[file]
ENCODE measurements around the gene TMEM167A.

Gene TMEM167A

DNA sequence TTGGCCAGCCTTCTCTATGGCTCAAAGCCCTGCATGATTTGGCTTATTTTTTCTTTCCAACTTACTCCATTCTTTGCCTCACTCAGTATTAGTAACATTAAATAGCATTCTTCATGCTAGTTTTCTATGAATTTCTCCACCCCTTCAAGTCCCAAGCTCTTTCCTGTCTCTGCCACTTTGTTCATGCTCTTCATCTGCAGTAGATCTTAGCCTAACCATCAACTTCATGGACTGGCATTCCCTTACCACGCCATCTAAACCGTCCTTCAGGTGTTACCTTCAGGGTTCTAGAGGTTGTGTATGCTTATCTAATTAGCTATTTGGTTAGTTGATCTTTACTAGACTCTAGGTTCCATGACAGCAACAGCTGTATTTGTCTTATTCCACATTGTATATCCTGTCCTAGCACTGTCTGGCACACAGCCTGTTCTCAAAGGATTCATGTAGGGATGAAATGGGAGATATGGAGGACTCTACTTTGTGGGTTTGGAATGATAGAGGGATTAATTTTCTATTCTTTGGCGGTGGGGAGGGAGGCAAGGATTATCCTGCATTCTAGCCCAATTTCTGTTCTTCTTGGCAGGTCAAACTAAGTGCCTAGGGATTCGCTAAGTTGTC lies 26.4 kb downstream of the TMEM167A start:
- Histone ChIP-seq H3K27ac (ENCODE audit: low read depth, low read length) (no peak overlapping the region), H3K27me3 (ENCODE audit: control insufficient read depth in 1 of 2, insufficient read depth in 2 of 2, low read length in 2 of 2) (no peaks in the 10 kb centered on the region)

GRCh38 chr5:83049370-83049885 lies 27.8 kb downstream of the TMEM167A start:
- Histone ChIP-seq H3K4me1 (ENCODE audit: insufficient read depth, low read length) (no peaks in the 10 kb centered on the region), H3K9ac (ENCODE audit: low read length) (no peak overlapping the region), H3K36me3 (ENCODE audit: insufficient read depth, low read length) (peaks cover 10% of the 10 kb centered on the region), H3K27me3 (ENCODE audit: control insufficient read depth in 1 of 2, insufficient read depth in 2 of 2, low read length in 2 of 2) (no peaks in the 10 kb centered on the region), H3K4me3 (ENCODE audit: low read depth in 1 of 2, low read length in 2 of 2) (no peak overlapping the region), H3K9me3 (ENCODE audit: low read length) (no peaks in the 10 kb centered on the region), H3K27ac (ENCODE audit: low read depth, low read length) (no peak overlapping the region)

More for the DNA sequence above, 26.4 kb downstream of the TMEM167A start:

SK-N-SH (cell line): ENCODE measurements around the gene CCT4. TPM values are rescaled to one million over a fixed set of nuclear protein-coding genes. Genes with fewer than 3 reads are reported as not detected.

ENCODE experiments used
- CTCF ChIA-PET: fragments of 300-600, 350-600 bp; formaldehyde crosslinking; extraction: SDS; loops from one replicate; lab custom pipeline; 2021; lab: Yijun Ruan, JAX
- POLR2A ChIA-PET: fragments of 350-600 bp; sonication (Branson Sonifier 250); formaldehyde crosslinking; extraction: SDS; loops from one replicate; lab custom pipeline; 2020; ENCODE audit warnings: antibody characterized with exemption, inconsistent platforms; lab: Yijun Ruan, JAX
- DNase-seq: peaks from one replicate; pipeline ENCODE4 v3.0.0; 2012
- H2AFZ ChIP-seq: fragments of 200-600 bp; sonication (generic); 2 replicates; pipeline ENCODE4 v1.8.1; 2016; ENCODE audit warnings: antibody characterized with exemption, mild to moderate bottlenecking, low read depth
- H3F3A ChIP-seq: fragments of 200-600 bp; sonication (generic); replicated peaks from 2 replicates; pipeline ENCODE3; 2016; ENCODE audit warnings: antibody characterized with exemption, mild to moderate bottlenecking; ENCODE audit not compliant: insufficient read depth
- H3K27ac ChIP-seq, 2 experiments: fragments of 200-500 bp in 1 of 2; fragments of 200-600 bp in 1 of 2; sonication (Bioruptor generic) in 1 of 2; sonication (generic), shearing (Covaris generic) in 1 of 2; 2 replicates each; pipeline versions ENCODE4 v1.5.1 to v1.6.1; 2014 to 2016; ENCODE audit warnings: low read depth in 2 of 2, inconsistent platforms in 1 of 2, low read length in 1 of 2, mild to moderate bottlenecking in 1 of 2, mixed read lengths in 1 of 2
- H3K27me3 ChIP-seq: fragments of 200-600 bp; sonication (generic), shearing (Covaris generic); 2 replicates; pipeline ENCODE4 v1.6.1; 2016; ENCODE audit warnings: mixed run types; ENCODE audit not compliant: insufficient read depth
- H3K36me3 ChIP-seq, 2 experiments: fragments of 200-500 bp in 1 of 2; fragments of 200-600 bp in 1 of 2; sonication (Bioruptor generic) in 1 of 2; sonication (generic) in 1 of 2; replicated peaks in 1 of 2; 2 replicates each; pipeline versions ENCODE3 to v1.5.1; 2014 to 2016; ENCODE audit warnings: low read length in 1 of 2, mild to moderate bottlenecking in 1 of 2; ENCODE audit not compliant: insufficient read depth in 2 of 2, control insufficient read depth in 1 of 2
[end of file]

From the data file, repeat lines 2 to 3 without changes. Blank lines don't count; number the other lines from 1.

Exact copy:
Gene TMEM167A

DNA sequence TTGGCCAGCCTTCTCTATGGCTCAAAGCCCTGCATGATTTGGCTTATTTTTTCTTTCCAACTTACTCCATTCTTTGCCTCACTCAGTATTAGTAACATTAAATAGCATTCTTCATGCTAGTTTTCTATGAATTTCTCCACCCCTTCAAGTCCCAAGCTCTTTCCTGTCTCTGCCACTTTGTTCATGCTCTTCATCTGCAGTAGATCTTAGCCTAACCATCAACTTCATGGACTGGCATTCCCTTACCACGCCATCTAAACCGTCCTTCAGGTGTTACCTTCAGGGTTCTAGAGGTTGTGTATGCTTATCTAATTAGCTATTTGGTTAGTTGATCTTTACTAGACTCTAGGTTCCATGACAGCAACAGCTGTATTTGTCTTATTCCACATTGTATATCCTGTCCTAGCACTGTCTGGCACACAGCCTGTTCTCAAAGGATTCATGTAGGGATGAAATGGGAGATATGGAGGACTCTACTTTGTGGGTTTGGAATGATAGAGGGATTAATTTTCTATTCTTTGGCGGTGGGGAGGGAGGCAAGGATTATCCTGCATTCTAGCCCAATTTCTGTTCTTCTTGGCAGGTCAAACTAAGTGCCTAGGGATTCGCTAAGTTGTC lies 26.4 kb downstream of the TMEM167A start: